Rewilding the garden – a diary

Stroud Nature Director Steve Roberts keeps us updated on progress to rewild his own garden following a house move in early October 2018.

1. Moving in before the onset of winter

We had not seen the new house or garden since the April viewing five months previous . when we had walked around the garden and thought yes! here’s something to get our teeth into. Lots of trees and shrubs providing shelter, privacy and wildlife habitats, flower beds for the pollinators. The lawn was embedded with mosses and some weeds, but that was fine. We are not lawn lovers. It was a quick scan around the garden, we could not pin down every plant that was there. It did influence our decision to buy the property.

During the time it took to complete the purchase, summer passed and we did not see the garden at its best. Now it was October and we were in. The priority was the house, but as soon as we reached some semblance of order, we were outside working on the garden. There was a good selection of trees and shrubs around the border of the garden – cotoneaster cornubia, a couple of plum trees, apple, several hazel, lots of smaller holly bushes, a hawthorn, copper beech hedging and more. The tallest trees were four Leylandii, a Eucalyptus and a Sycamore.

Three Leylandii (30′) were crushed together in the bottom left hand corner, their trunks angled at 45 degrees, leaning over the gardens of two of our neighbours. The Eucalyptus was about 50′ high. The fifth Leylandii stood just four meters from the house against       another neighbour’s fence at around 50′ high. As the sun moved around, it cast both our properties into shadow. Its size and shade had stunted the growth of the shrubs beneath it. It had left a bed of needles several inches thick below.

All four Leylandii have been cut to the ground. Light is reaching plants and soil that have not seen it for many years. The Eucalyptus has been pollarded to around 12 feet. All of our neighbours are pleased.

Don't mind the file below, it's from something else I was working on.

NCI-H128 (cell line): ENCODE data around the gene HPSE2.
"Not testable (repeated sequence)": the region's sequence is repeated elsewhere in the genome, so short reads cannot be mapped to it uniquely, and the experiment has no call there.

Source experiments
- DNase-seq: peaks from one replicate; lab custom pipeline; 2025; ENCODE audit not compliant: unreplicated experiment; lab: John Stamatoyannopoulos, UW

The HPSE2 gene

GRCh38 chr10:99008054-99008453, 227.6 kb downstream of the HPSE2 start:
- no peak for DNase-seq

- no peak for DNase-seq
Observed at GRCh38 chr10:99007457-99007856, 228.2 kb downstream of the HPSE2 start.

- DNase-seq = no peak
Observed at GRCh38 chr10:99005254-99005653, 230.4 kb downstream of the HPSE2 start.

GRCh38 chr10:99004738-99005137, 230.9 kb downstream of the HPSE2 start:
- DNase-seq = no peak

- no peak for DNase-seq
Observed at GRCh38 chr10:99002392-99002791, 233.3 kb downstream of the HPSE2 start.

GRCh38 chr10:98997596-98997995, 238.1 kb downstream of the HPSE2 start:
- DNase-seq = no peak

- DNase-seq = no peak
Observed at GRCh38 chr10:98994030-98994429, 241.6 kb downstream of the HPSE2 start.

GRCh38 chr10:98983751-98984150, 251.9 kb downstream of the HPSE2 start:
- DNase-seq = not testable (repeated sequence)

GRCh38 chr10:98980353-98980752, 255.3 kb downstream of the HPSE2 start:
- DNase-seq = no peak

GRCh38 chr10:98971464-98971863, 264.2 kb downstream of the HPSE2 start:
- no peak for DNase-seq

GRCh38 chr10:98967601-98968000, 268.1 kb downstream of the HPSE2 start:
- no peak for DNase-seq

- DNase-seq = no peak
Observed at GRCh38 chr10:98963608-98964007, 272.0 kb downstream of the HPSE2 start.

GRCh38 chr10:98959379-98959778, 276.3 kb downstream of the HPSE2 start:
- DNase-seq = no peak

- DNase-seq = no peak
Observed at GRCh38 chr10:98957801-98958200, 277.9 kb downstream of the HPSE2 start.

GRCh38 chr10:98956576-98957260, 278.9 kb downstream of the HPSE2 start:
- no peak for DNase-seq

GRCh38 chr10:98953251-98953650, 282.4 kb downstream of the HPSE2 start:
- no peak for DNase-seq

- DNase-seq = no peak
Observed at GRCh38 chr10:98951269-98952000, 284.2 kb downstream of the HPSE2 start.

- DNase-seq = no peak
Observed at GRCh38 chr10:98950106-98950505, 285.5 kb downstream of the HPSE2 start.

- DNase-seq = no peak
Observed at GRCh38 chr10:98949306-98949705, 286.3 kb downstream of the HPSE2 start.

The Sycamore, not the most popular tree, has stayed untouched, bringing height to one corner of the garden. Climate change may have a significant effect on certain tree species in the UK in the future. The Sycamore is a more invasive and resiliant species. Maybe we shouldn’t be so quick to condemn it, we may need all the tree cover we need (except Leylandii). By the way none of the four Leylandii contained any nests.

We are working our way around the garden border, identifying as best we can what exists, thinning and pruning where we think it best, so as to reinvigorate growth in the spring. We have left the cotoneaster untouched. It is laden with berries for the birds. Come spring we also hope to enjoy its flowers, before deciding whether it needs a prune next Autumn. We have found lots of rubbish and other items lost among the tangled shrubbery. We will recycle as much as we can.

The contractors took four wagon loads of shreddings away to be used on local sites, including Stratford Park. As we make our way around the garden we will be shredding what cut material we can and using it as mulch.

We want to attract as much wildlife to the garden as possible. I will be hanging out the bird feeders in the next few weeks. We have created some log piles and have kept some tree  stumps and branches which had fungi on them and want to encourage more fungi around the garden. We won’t know all the flowers and herbs that are in the garden until the spring. We will be planting species that are good for pollinators.

I will keep this diary going and let you know how things progress.

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